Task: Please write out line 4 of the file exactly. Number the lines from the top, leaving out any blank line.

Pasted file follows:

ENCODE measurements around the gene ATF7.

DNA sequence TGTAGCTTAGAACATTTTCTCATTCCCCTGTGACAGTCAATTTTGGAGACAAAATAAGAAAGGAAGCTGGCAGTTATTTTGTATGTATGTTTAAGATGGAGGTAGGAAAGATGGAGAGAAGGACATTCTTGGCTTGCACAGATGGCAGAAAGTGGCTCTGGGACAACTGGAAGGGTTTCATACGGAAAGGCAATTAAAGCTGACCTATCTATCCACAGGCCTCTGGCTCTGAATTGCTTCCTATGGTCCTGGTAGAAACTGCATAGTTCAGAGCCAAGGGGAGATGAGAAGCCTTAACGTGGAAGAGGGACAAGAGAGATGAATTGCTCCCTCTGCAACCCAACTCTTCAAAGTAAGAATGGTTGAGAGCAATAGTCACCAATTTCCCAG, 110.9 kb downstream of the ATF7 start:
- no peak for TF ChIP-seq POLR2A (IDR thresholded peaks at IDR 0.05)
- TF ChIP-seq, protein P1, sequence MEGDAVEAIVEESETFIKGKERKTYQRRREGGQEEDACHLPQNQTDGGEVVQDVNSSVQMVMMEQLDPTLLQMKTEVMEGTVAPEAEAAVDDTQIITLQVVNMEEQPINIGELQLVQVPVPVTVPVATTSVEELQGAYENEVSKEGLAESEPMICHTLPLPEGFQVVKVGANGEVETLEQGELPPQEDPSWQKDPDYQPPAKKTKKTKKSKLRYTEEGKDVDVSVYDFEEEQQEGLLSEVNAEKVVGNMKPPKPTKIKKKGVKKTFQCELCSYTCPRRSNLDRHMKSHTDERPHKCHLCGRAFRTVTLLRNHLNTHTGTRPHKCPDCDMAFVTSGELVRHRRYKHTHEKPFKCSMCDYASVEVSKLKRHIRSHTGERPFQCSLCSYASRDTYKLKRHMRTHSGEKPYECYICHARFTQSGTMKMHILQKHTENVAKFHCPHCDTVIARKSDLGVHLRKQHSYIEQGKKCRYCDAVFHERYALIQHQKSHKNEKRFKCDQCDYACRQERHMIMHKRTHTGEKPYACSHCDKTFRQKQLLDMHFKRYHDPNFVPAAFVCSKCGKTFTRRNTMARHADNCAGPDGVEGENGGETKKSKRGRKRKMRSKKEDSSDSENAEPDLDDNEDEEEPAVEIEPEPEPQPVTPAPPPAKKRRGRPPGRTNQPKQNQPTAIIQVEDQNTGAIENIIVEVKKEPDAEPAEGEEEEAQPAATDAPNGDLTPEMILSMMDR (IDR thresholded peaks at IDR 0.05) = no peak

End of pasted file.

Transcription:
- TF ChIP-seq, protein P1, sequence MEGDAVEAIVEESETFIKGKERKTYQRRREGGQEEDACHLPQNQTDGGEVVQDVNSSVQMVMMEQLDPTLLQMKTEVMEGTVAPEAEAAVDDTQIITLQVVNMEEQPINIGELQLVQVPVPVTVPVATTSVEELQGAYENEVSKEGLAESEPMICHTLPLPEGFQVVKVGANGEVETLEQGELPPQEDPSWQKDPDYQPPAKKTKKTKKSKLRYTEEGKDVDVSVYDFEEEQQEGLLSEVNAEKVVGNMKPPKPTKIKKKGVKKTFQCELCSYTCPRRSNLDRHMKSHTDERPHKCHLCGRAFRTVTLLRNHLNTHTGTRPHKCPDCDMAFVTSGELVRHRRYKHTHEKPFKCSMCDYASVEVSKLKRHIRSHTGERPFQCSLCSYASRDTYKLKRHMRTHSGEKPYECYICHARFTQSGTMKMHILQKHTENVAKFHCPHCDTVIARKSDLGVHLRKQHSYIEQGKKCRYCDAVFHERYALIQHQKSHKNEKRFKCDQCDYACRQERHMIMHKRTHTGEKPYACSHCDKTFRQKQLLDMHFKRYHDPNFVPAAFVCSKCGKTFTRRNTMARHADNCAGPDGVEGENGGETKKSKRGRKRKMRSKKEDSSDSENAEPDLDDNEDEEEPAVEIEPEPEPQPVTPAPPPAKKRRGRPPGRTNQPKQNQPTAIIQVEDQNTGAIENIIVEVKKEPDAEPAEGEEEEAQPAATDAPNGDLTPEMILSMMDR (IDR thresholded peaks at IDR 0.05) = no peak